A threat assessment starts with knowing that an event is going to occur, and then with respect to what has previously happened around that event and what we know to be the current threat environment, various scenarios are considered. We assign a likelihood of such events occurring and associate them with the scenarios. In the Cyber Threat Intelligence space, we typically see indicators and analysis of breaches delivered as intelligence, and those nuggets of information are very useful for defensive purposes, but they cannot be used to drive decisions.

Using threat intelligence to drive decisions such as what defensive measures should be taken, what contingencies should be considered, and the all-important what if? with these questions in mind, we have decided to release a threat assessment (one that has been available to our customers for some time) to the general public. This assessment considers various threats to the event and its attendees such as espionage, hacktivism, physically enabled attacks, protests, and even domestic terrorism. The goal of releasing this assessment is to allow organizations to begin to consider how threat intelligence can drive business and/or enterprise decisions proactively before something occurs by incorporating intelligence such as this report with business requirements.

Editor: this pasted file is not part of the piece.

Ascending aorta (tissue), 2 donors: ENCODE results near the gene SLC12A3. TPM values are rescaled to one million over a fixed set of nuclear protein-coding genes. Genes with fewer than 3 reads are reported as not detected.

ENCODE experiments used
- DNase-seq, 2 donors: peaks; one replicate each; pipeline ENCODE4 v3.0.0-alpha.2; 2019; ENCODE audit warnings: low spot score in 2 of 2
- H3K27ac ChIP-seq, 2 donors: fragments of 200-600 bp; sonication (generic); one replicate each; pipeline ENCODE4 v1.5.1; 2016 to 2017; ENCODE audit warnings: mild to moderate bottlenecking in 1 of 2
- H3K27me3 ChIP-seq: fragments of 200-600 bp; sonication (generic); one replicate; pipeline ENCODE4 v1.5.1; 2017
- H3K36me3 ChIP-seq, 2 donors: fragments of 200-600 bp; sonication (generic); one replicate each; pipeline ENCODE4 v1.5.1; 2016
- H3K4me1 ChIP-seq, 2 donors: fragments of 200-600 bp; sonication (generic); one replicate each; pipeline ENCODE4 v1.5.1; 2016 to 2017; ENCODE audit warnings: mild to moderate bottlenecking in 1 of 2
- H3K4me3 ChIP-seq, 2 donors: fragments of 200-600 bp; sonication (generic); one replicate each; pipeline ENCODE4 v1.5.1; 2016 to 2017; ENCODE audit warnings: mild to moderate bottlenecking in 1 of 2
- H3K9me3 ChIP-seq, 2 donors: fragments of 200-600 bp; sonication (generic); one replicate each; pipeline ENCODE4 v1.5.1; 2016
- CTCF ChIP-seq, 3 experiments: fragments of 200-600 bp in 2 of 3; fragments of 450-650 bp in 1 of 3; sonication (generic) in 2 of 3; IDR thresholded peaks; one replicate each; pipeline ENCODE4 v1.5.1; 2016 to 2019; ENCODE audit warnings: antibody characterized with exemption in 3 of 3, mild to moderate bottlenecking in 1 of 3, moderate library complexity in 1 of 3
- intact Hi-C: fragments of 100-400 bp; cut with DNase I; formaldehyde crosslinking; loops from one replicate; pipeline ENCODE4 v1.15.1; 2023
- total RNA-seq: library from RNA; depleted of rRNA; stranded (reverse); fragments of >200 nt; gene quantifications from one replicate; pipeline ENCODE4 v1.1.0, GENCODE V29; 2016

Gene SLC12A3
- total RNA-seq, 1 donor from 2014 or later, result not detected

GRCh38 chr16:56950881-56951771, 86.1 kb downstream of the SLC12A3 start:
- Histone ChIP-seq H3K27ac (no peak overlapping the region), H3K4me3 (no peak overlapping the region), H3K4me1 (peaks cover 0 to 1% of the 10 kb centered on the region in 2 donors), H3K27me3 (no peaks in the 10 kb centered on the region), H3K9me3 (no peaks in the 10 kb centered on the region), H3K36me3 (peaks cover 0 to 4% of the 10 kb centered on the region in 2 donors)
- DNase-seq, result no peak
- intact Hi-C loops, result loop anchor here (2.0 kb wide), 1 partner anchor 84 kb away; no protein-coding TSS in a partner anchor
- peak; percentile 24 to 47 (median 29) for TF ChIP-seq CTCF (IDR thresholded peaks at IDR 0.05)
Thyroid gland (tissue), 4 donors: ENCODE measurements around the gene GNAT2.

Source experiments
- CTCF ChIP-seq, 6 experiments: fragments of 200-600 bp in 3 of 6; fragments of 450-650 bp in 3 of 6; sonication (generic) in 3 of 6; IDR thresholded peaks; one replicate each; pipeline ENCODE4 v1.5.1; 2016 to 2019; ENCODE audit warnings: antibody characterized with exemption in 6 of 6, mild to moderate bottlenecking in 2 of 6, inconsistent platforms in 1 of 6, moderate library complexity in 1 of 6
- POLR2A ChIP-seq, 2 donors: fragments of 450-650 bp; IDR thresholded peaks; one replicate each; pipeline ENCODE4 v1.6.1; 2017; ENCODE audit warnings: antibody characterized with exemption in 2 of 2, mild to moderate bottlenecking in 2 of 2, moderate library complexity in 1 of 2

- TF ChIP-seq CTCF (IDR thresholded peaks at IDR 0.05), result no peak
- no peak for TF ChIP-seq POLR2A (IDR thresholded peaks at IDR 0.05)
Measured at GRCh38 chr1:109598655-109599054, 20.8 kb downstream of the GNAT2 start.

Download the full assessment here.

For additional guidance on how to incorporate threat intelligence into business decisions/enterprise defensive posture, or for more information about CrowdStrike products and services, please contact us at intelligence@crowdstrike.com.

 

Adam Meyers

Adam Meyers has authored numerous papers for peer-reviewed industry venues and has received awards for his dedication to the information security industry. As Vice President of Intelligence for Crowdstrike, Meyers oversees all of CrowdStrike’s intelligence gathering and cyber-adversarial monitoring activities. Previously, Meyers was the Director of Cyber Security Intelligence with the National Products and Offerings Division of SRA International where he provided technical expertise at the tactical level and strategic guidance on overall security program objectives.